Amid hailing the company's launch Monday of its SharePoint 2010 collaboration platform, Microsoft CEO Steve Ballmer said the IT industry can help propel economic recovery.
Ballmer, appearing at the SharePoint Conference 2009 in Las Vegas, noted he has had to talk about the economy a lot lately but did not want to do that today. Instead, he stressed IT as an economic booster.
[ In dual announcements today, Microsoft detailed the feature-complete SharePoint upgrade and said it will offer a second beta of Visual Studio 2010. ]
"I'm going to remind you of one thing and one thing alone: That at the end of the day, the only thing that's going to enable growth and prosperity is advances in productivity and innovation, and the IT industry is going to propel a lot of that," Ballmer said.
"[During] the next five, the next 10 years, the challenge to transform the world through technology is as great today as any time certainly since I've been at Microsoft, which is almost 30 years now," said Ballmer.
The world is moving from PCs staring at a datacenter or the Internet to information being available on multiple devices ranging from phones to PCs and television sets, with the enterprise, datacenter, and Internet uniting in cloud computing, said Ballmer. "That's a major transformation," he said. There will be new interfaces such as vice and natural language interfaces, he added.
SharePoint, Ballmer said, "is one of my favorite products at Microsoft" and is at the center of innovation at the company, he said.
"A lot of what people want to do is about sharing information, finding information, getting insight out of information," and acting on information, Ballmer said, announcing the availability of the public beta of SharePoint 2010 technology. SharePoint Server 2010 is due next year.
Ballmer and other Microsoft officials appearing onstage cited capabilities in the 2010 platform, including a new UI, business intelligence, and intentions to make SharePoint accessible from multiple browsers and phones. It can be used in applications such as payroll management, executive dashboards, and citizen management.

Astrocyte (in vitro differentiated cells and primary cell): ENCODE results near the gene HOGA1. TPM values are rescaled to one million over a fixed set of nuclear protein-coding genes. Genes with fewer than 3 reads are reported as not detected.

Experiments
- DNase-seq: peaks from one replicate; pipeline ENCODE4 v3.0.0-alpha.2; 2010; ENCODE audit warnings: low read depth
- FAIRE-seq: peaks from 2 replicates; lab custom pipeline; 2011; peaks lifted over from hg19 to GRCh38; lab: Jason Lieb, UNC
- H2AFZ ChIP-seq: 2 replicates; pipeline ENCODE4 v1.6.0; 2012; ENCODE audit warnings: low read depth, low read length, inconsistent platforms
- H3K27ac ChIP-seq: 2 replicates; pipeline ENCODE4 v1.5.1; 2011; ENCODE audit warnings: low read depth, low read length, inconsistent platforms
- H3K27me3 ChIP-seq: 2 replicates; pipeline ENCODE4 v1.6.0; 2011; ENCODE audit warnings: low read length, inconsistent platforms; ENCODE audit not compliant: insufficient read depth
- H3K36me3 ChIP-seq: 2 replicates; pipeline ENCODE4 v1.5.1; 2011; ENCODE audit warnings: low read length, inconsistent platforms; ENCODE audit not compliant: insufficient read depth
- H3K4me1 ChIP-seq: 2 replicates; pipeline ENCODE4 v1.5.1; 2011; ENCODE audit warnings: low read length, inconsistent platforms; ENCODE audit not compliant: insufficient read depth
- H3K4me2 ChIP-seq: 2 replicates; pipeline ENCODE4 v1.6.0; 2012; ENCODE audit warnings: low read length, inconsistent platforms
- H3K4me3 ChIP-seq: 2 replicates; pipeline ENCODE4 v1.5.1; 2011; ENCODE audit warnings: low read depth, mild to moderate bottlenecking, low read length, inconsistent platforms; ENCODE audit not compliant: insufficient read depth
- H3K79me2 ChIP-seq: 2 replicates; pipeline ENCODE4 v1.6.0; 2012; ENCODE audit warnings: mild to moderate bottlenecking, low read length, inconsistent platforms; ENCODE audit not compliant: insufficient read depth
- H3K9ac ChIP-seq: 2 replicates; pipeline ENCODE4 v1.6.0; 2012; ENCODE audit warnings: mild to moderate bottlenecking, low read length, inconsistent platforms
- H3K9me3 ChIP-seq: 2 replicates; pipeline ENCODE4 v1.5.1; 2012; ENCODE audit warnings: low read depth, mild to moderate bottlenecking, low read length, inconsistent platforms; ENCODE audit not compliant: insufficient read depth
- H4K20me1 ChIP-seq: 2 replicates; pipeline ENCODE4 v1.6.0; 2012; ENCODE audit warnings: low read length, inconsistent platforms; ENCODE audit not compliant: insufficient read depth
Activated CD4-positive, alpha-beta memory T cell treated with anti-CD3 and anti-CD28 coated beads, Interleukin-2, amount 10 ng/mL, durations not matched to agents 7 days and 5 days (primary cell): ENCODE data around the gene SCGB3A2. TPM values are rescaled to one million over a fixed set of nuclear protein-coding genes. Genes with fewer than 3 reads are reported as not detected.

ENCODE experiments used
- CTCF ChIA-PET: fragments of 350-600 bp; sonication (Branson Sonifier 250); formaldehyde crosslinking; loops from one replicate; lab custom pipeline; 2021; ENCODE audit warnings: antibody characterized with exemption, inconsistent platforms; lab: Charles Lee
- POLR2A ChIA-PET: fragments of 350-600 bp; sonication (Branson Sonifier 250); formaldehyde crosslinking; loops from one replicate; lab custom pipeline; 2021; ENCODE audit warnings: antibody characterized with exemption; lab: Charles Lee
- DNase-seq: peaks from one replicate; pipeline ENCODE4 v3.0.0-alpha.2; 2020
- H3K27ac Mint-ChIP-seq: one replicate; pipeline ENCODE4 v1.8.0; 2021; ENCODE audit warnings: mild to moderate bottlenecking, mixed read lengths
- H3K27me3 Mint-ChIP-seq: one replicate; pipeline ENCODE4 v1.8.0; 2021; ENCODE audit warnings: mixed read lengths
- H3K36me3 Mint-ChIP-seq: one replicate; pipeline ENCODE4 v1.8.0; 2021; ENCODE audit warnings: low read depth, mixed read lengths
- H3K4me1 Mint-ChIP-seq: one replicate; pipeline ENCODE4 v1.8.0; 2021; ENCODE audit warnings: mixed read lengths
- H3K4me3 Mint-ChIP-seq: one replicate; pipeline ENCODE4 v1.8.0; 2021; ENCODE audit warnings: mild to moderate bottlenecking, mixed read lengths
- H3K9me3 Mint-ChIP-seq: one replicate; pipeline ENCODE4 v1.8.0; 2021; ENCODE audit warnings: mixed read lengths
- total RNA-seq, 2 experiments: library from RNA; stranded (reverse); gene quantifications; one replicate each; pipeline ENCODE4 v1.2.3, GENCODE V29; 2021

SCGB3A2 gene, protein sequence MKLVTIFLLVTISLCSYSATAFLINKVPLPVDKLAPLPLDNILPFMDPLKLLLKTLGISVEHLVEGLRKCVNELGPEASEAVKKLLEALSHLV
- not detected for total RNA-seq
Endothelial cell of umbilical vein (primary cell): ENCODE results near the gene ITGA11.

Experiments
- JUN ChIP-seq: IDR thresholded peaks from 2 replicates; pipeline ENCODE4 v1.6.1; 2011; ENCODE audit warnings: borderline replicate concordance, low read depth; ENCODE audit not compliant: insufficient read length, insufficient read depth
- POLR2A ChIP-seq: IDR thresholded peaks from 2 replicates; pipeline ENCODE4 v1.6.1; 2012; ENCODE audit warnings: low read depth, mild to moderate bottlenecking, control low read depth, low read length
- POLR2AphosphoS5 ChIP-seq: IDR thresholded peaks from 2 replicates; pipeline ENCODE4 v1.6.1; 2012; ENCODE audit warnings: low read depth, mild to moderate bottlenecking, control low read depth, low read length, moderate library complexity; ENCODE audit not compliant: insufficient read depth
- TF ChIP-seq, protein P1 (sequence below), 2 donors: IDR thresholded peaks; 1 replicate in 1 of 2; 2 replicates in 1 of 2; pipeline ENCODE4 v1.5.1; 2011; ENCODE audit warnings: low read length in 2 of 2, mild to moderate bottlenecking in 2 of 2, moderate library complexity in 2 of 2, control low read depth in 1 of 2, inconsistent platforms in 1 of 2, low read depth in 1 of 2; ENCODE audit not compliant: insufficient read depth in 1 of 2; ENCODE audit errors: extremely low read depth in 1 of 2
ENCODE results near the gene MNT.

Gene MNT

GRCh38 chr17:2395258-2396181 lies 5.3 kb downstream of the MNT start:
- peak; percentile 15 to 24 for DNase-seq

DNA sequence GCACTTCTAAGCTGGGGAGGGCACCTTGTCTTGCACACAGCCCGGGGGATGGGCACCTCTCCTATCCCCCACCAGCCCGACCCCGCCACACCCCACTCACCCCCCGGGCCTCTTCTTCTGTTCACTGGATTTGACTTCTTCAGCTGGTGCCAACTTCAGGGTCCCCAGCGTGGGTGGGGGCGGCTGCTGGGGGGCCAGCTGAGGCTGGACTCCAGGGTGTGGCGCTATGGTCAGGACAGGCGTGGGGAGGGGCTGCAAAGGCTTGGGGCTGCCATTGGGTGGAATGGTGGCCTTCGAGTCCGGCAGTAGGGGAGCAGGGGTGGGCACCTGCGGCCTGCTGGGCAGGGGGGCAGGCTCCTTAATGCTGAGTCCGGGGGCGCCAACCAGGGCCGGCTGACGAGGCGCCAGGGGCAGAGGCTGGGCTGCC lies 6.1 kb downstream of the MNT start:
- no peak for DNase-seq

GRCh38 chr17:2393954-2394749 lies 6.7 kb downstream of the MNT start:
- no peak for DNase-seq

"We continue to see SharePoint as the ultimate Swiss Army Knife, the thing does wikis to workflow, blogs to business intelligence, really the whole gamut of tools for people to collaborate on the Web," said Jeff Teper, Microsoft corporate vice president for SharePoint.
SharePoint 2010 also features integration with the Visual Studio 2010 software development platform, governance capabilities, and a simpler upgrade procedure via the Visual Upgrade function. Microsoft also offers its cloud version of SharePoint, called SharePoint Online.
Microsoft with the 2010 version of SharePoint appears to have listened to feedback concerning the 2007 release of the product, Microsoft Office SharePoint Server 2007, said conference attendee Gregory Romaniuk, browser technology team lead with the Alberta Teachers Association in Edmonton.
"It looks like things are moving in the right direction for integration with various Web browsers and client and server things," Romaniuk said.
Keeping things up to date has been an issue with the 2007 product, he said. "From what they said, I think they're going to try to simplify that," said Romaniuk.
SharePoint 2010 products include:
- SharePoint Foundation, with base-level SharePoint platform capabilities
- SharePoint Server, offering full-featured capabilities such as social networking, content management, data management
- Fast Search for SharePoint, for high-end search capabilities
- Fast Search for Internet Business, for high-end search of Internet sites
- SharePoint Designer, for designing SharePoint sites without coding
- SharePoint Workspace, for offline capabilities
- SharePoint Server for Internet Sites, for Web content management and social computing on the Internet
Microsoft on Monday also detailed its PowerPivot for Excel and PowerPivot for SharePoint product line, for dealing with large volumes of data.
This story, "Microsoft's Ballmer shows off SharePoint and cites IT's link to economic prosperity," was originally published at InfoWorld.com. Follow the latest developments in Microsoft at InfoWorld.com.